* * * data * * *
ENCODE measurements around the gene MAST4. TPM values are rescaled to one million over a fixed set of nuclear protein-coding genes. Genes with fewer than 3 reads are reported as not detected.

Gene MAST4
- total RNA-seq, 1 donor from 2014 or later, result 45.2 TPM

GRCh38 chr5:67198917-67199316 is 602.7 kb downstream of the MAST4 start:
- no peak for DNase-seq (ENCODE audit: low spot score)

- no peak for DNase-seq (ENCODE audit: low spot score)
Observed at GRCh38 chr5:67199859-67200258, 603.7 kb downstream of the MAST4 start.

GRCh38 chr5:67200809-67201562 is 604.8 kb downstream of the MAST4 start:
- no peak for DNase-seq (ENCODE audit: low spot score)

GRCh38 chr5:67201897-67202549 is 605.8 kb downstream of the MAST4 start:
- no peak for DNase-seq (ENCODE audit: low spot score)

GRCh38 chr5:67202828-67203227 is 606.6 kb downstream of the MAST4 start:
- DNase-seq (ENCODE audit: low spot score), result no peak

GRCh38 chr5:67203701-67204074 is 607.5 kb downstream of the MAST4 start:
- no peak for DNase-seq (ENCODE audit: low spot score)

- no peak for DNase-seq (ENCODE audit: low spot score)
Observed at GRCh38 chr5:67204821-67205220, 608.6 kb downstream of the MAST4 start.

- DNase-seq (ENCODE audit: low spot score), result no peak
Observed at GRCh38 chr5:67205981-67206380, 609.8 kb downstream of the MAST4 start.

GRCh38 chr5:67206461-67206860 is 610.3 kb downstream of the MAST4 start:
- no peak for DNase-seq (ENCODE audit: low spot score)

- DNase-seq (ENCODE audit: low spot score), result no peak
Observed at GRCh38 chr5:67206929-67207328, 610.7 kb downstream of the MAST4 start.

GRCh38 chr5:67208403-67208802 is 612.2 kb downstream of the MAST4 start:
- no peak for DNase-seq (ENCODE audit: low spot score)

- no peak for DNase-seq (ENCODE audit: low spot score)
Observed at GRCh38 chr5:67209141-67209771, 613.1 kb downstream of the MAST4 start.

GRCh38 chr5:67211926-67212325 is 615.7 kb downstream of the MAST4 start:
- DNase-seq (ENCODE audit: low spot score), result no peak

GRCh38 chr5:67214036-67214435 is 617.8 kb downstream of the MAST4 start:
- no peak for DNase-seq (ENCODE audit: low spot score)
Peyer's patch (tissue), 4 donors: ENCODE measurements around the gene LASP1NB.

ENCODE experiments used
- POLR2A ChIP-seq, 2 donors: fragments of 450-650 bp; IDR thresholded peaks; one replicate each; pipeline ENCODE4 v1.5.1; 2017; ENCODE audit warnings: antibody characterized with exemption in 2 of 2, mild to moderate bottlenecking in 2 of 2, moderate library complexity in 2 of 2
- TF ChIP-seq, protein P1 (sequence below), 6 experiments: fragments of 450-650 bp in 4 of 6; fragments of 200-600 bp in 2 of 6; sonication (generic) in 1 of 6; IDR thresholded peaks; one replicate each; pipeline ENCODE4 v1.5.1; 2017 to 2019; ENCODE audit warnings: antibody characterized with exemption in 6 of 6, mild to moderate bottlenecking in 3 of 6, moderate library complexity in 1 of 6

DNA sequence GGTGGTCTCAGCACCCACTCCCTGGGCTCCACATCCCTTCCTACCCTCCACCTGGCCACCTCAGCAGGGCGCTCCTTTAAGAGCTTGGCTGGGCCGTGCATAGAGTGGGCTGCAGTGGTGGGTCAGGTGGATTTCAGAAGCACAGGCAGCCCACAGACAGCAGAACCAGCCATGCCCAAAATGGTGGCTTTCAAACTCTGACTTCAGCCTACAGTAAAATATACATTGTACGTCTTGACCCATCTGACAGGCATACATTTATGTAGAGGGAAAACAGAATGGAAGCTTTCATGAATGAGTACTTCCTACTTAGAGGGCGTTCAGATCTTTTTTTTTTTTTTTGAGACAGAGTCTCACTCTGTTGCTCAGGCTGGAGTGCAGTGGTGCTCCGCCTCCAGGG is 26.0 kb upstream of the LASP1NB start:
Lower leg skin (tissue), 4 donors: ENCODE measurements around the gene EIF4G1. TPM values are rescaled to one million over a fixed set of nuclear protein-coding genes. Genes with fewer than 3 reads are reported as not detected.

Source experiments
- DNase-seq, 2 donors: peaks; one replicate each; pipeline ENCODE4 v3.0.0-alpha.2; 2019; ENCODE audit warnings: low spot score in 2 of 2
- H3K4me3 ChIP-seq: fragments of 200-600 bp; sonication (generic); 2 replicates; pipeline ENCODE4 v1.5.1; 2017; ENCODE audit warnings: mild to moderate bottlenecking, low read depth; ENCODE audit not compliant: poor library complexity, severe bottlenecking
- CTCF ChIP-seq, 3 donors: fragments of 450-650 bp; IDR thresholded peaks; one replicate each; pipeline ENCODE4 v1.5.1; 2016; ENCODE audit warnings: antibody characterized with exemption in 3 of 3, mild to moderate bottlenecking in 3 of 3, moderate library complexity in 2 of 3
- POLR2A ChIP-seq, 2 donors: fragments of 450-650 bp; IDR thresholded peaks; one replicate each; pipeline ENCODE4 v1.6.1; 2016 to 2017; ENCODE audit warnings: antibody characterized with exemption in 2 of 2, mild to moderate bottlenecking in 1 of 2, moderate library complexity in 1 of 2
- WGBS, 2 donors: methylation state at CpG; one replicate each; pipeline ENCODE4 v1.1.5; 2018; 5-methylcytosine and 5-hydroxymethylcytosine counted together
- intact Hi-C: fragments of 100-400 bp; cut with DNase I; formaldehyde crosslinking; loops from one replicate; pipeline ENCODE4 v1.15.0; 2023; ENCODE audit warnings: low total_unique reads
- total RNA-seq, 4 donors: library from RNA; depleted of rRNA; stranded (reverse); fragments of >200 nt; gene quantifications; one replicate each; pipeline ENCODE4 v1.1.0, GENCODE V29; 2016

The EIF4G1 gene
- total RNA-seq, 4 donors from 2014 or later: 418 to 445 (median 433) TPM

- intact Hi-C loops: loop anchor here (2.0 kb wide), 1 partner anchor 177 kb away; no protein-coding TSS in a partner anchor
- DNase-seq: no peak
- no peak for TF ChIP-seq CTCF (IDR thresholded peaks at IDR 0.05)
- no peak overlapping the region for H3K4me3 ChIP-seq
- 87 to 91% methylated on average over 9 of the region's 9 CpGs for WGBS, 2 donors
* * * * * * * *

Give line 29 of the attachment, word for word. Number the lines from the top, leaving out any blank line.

- DNase-seq (ENCODE audit: low spot score), result no peak